Our advice for clinicians on the coronavirus is here.
If you are a member of the public looking for health advice, go to the NHS website. And if you are looking for the latest travel information, and advice about the government response to the outbreak, go to the gov.uk website.
The data published today on the performance of NHS 111 in May 2013 showed the service continues to improve and is highly rated by those who use it – 92 per cent were very or fairly satisfied with their NHS111 experience.
Usage of the service continues to grow –in May there were 580,937 calls to the 111 service compared to 566,532 the previous month. The majority of NHS 111 services in England are now meeting the performance standards. 93 percent of calls answered in 60 seconds and just two percent of calls were abandoned after waiting longer than 30 seconds. This again is an improvement from last month when 87 percent of calls were answered in 60 seconds and four percent of calls were abandoned after waiting longer than 30 seconds.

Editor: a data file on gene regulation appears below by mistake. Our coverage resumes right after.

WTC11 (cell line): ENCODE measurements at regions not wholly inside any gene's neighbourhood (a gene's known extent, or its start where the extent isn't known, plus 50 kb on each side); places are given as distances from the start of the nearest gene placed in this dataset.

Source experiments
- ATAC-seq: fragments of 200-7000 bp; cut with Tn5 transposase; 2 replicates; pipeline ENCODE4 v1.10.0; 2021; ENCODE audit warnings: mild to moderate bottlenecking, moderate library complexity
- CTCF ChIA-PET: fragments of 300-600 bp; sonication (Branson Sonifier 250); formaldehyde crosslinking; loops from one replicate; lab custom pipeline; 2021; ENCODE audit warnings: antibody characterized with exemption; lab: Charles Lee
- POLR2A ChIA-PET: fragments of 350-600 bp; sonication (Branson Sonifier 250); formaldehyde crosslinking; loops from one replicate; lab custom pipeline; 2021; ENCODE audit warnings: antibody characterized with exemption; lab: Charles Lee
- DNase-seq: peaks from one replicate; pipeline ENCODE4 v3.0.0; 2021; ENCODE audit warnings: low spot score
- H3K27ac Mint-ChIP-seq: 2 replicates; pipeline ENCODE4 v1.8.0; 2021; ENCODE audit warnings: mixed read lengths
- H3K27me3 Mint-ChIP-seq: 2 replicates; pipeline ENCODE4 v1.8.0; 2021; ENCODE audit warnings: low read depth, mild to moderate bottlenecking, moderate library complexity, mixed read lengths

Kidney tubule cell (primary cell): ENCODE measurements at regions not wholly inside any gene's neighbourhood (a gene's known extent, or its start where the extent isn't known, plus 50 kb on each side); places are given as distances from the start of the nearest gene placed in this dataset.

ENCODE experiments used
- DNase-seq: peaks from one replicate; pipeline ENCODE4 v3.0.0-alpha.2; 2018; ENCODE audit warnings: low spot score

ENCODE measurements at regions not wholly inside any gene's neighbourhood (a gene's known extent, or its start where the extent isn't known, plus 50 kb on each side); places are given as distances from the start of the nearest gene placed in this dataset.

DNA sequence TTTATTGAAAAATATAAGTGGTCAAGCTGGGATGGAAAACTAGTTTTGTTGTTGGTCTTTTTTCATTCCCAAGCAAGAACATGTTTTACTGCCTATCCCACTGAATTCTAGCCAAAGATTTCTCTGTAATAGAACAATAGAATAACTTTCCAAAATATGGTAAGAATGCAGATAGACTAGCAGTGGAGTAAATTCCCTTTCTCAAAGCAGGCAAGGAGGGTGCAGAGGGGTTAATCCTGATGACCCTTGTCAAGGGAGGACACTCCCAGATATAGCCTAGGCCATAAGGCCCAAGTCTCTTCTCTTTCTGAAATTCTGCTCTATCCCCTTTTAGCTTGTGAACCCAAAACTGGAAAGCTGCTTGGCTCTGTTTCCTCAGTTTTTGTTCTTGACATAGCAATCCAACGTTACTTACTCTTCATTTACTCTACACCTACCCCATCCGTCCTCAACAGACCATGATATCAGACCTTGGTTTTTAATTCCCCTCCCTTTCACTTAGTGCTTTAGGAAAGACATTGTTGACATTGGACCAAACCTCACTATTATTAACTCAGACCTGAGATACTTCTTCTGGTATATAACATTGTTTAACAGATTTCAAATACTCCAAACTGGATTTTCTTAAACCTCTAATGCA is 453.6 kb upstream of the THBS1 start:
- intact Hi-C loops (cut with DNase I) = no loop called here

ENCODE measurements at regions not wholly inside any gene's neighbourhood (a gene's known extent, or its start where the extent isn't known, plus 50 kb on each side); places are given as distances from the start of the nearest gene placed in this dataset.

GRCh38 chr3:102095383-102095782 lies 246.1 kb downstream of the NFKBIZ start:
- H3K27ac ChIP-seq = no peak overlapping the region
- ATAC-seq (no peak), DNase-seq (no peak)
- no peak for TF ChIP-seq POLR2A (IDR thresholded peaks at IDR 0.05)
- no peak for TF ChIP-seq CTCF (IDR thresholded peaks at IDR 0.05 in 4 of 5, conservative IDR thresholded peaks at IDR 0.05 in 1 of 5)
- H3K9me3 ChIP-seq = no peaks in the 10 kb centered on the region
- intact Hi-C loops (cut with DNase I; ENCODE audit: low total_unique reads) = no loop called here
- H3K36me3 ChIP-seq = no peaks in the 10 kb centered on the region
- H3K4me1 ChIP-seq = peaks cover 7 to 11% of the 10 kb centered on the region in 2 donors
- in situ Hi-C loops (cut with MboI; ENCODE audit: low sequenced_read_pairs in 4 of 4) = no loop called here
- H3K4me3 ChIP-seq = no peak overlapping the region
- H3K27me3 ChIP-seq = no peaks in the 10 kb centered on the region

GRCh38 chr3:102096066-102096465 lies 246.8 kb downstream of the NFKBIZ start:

NHS England’s role is in supporting clinical commissioning groups (CCGs) as commissioners of services. It is our absolute priority to ensure patients get a high quality, safe service wherever they live and where providers are failing to meet standards, NHS England is working with local CCGs, who took over the commissioning of the NHS 111 service on 1 April 2013, to ensure these providers have plans in place to improve and meet the required standards.
NHS England is also working with CCGs across England to consider all aspects of the NHS 111 service and ensure the service is designed and commissioned in the best possible way to meet the needs of patients and the public.
The NHS 111 service was introduced to deal with public concern and frustration in accessing NHS care, especially at weekends and out of hours. Calls from landlines and mobile phones are free, and the service is available 24 hours a day, 365 days a year.